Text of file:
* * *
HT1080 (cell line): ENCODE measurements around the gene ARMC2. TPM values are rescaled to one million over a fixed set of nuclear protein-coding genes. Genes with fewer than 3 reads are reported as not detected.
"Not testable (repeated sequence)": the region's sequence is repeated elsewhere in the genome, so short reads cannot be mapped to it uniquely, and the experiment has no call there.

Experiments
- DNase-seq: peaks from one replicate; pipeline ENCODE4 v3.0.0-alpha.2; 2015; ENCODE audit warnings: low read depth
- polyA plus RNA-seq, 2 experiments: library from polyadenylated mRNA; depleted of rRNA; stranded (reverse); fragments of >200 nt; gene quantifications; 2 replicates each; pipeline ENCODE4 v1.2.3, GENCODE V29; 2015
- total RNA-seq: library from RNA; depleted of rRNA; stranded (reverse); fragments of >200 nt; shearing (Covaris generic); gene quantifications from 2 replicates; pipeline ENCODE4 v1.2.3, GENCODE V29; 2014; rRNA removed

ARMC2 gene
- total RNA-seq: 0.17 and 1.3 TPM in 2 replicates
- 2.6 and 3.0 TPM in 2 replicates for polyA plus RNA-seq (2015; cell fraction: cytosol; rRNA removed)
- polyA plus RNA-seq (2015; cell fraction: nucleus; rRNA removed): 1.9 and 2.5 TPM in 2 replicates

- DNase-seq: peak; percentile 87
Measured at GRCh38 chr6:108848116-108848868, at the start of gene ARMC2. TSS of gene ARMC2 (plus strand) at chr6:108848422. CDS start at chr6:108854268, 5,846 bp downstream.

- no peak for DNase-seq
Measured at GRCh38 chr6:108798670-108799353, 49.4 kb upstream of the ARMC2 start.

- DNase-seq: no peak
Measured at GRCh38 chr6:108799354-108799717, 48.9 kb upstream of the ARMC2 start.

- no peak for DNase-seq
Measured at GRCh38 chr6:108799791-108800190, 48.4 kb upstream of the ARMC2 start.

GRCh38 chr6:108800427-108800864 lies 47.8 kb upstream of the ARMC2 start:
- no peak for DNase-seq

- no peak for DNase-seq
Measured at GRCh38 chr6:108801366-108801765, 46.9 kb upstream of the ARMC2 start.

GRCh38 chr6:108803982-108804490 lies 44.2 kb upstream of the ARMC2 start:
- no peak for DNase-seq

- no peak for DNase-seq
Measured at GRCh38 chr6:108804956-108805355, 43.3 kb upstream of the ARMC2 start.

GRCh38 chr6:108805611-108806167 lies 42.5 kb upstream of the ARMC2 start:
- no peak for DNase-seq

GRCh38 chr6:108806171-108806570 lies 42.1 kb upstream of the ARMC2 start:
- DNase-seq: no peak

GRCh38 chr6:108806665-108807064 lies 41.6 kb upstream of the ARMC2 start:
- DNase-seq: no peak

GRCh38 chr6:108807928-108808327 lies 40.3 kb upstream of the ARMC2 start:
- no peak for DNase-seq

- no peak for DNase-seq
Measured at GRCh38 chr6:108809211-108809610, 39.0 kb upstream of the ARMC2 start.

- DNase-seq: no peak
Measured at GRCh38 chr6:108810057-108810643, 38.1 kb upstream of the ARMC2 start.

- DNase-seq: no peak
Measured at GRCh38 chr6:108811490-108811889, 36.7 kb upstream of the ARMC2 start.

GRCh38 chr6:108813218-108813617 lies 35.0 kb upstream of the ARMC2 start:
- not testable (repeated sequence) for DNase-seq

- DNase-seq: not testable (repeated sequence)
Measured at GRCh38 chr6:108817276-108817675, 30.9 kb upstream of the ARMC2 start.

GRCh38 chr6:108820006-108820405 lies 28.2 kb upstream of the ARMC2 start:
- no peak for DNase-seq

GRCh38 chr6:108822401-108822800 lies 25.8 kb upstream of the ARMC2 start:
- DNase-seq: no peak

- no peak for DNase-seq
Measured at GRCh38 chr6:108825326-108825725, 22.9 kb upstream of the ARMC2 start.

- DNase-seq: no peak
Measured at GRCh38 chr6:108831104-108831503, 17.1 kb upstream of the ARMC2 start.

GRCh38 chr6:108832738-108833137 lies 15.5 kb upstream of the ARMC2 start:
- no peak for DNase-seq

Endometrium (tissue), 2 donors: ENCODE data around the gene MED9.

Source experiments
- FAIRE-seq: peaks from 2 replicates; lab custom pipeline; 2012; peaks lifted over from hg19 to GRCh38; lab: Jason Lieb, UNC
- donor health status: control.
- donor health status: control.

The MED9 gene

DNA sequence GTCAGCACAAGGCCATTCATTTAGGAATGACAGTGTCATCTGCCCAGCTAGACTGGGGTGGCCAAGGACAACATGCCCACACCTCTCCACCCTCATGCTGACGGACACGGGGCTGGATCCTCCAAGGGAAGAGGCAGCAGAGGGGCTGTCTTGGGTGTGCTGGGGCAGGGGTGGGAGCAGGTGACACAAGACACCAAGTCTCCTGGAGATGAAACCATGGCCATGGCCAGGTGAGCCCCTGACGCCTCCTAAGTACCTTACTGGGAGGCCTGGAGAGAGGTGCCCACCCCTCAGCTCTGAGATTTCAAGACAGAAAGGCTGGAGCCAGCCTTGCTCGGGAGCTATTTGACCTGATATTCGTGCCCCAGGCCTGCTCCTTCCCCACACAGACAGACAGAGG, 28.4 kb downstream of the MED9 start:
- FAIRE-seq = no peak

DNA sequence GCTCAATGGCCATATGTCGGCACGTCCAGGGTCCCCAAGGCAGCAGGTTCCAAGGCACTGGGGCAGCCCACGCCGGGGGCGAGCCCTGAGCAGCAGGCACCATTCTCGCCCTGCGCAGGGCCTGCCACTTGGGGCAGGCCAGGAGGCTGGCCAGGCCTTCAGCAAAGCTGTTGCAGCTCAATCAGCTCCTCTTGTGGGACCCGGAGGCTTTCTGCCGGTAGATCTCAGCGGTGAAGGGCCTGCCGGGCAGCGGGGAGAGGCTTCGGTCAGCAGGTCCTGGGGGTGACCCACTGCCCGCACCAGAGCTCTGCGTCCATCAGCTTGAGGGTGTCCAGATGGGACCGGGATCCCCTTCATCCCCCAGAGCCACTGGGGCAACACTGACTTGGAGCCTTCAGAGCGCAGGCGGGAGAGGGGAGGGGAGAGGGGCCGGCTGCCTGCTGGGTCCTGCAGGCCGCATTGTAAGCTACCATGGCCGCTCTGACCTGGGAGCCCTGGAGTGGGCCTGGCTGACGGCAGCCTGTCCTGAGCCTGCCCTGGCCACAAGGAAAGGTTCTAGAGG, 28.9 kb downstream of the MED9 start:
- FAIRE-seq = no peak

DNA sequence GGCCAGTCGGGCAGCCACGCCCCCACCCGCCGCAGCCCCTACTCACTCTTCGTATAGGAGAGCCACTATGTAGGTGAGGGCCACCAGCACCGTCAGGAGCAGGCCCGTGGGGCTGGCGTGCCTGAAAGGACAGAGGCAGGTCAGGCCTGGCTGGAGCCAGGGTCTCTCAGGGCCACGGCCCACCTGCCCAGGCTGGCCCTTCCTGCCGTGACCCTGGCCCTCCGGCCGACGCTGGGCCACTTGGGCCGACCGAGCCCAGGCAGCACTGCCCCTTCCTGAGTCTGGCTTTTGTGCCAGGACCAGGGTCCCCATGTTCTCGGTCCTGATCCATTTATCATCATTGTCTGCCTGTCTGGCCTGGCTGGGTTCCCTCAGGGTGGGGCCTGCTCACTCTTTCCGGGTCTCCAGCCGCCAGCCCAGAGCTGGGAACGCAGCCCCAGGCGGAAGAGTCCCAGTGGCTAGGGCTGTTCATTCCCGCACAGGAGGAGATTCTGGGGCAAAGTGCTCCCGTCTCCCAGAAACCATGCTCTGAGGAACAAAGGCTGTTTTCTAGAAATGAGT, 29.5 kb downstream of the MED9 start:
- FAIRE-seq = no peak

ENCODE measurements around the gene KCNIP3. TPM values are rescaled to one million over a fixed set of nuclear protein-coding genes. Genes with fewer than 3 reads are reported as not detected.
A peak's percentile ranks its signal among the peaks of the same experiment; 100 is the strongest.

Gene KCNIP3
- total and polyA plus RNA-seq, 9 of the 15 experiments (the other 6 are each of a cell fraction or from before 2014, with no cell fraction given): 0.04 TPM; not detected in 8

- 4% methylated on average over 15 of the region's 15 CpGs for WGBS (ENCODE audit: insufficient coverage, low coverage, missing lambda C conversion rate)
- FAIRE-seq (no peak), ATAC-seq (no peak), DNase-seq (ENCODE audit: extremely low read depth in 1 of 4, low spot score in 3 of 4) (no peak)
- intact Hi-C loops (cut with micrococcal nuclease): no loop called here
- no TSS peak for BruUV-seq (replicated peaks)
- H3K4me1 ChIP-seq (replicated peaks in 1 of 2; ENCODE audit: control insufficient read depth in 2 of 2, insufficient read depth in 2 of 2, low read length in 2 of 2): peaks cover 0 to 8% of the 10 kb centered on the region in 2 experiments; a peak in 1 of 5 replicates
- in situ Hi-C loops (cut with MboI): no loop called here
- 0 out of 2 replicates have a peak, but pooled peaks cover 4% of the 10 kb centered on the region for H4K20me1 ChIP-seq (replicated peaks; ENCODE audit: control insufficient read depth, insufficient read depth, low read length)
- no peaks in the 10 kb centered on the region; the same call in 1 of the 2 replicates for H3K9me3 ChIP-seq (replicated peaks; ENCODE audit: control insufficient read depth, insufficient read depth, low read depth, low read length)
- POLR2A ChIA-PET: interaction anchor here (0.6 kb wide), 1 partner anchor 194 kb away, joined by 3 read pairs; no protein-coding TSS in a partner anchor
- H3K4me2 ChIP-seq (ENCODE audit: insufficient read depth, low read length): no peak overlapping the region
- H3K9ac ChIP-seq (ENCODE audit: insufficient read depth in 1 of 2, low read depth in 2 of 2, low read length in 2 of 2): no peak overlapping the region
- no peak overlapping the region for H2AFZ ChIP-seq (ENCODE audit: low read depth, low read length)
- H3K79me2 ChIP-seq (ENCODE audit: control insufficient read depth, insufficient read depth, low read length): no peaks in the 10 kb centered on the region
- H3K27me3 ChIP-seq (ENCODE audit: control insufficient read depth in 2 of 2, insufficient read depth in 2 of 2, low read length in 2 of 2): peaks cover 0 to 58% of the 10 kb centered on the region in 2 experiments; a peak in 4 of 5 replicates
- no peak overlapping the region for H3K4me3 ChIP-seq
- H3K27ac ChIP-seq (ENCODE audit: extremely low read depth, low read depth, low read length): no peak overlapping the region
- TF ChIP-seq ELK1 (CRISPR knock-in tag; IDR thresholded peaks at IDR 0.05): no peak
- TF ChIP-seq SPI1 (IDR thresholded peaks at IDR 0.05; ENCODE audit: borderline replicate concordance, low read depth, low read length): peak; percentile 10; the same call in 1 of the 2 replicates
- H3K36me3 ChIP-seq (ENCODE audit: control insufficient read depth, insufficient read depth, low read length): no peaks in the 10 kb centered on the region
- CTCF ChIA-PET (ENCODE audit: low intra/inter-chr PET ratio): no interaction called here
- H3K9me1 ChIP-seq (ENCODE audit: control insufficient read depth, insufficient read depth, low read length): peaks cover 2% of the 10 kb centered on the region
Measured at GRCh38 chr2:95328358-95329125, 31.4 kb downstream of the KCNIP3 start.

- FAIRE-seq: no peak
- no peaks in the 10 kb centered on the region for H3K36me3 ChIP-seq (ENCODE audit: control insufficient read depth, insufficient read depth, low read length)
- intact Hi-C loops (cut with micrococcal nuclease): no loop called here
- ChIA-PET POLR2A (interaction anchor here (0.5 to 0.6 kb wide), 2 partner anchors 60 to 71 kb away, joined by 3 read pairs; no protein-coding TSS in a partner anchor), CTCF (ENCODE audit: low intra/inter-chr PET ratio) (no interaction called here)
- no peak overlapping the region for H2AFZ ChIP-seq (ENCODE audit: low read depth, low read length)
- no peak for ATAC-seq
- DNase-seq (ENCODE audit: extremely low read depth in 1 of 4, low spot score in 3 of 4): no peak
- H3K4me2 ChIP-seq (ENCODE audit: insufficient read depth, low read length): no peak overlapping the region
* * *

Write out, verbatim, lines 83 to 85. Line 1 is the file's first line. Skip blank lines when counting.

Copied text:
- H3K79me2 ChIP-seq (ENCODE audit: control insufficient read depth, insufficient read depth, low read length): no peaks in the 10 kb centered on the region
- H3K27me3 ChIP-seq (ENCODE audit: control insufficient read depth in 2 of 2, insufficient read depth in 2 of 2, low read length in 2 of 2): peaks cover 0 to 58% of the 10 kb centered on the region in 2 experiments; a peak in 4 of 5 replicates
- no peak overlapping the region for H3K4me3 ChIP-seq